NICK VALENCIA, CNN CORRESPONDENT: In a rare request, they've asked the media to give the family and friends of these victims privacy. The friends and family I've spoken to are asking for the same. In the hours off the shooting, I was able to talk to the niece of Cynthia Tisdale. She leaves behind a husband and children, I also talked to Aiden Gomez who was a friend of Chris Stone, on the varsity football team, a team that is for all intents of and purposes, the joy of Santa Fe. There was also a 17-year-old Pakistani exchange student who came here on a scholarship, excited to go to school here, only to be gunned down Friday morning. An interview with the mother of Shana Fischer. She was harassed by this alleged gunman for four months. He tried desperately to become her boyfriend. As his advances became more aggressive, it was last week according to her mom. She stood up, she had enough, she stood up in the middle of class calling him out, rejecting his advances, embarrassing him in front of his classmates and that's why her mother thinks she was targeted.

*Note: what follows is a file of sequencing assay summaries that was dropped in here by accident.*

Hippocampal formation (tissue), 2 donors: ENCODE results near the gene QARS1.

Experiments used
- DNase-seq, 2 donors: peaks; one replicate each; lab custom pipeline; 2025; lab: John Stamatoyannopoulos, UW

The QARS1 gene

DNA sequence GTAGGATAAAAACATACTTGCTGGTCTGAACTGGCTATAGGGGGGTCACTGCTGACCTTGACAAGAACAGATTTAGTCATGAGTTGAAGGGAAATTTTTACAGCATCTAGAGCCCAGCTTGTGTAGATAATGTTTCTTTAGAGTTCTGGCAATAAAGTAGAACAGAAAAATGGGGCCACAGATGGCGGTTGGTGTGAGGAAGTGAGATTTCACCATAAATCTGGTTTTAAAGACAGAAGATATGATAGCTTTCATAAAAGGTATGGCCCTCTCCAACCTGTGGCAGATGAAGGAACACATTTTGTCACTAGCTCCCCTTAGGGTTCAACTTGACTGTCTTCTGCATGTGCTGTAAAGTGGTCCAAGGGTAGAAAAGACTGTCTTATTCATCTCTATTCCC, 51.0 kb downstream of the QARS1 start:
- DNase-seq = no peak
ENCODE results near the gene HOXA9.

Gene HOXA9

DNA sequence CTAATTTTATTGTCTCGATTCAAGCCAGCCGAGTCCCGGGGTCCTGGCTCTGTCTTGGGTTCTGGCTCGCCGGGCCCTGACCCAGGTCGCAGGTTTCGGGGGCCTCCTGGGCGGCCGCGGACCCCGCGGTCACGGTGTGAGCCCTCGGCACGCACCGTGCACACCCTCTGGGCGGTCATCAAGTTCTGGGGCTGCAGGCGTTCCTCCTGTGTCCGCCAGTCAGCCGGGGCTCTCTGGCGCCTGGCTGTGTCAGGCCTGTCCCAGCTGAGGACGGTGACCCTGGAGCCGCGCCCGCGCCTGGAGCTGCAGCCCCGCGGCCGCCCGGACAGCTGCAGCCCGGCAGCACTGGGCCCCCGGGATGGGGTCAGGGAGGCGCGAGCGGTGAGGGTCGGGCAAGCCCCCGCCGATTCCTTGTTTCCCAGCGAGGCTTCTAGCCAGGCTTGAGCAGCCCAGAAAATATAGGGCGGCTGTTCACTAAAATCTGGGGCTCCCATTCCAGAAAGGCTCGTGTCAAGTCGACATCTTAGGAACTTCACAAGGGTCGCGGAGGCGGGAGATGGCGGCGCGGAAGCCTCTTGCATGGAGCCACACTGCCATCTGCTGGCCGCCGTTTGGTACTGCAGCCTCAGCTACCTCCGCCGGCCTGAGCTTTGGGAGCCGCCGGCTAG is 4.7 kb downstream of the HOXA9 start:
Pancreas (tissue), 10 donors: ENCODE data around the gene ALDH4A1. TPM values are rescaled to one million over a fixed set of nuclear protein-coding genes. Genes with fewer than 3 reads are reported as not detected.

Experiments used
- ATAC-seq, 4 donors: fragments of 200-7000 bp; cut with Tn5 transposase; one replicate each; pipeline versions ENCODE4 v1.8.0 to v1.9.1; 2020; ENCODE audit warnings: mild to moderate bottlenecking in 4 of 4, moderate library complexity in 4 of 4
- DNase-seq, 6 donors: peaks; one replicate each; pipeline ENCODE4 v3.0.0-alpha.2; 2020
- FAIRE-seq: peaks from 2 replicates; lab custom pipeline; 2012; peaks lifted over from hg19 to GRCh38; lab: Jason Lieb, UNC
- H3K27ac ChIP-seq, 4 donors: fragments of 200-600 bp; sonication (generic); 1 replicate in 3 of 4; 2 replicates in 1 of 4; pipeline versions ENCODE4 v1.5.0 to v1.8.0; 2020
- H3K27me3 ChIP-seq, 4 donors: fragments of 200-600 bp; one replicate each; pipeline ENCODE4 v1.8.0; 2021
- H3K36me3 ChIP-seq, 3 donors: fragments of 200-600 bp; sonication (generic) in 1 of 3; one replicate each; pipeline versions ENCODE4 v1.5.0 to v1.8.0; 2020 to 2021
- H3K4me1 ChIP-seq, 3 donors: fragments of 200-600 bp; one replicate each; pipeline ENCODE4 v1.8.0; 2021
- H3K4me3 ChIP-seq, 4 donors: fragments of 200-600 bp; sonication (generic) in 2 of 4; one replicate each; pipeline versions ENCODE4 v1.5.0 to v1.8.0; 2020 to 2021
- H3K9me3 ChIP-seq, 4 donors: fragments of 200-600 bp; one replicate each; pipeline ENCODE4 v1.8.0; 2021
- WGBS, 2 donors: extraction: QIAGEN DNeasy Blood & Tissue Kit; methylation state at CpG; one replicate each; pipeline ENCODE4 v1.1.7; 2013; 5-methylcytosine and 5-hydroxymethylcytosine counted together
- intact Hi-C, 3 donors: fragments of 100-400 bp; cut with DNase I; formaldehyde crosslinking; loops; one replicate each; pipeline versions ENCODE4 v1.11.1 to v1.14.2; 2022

SADIE BAZE, MOTHER OF SCHOOL SHOOTING VICTIM: My daughter was going up to my mother, telling my mom the past four months and my brother that he had been making advances on her, and she finally stood up to him, because her younger sister was being bullied in school, and she was showing her, look, this is what you do, you have to stand up to him. Tell him no, it's not right. And this is the outcome. (END VIDEO CLIP)

VALENCIA: Eight students and two teachers, ten victims in all. Ten names of those added to a list of mass shootings in America. Brooke?

BALDWIN: Thank you.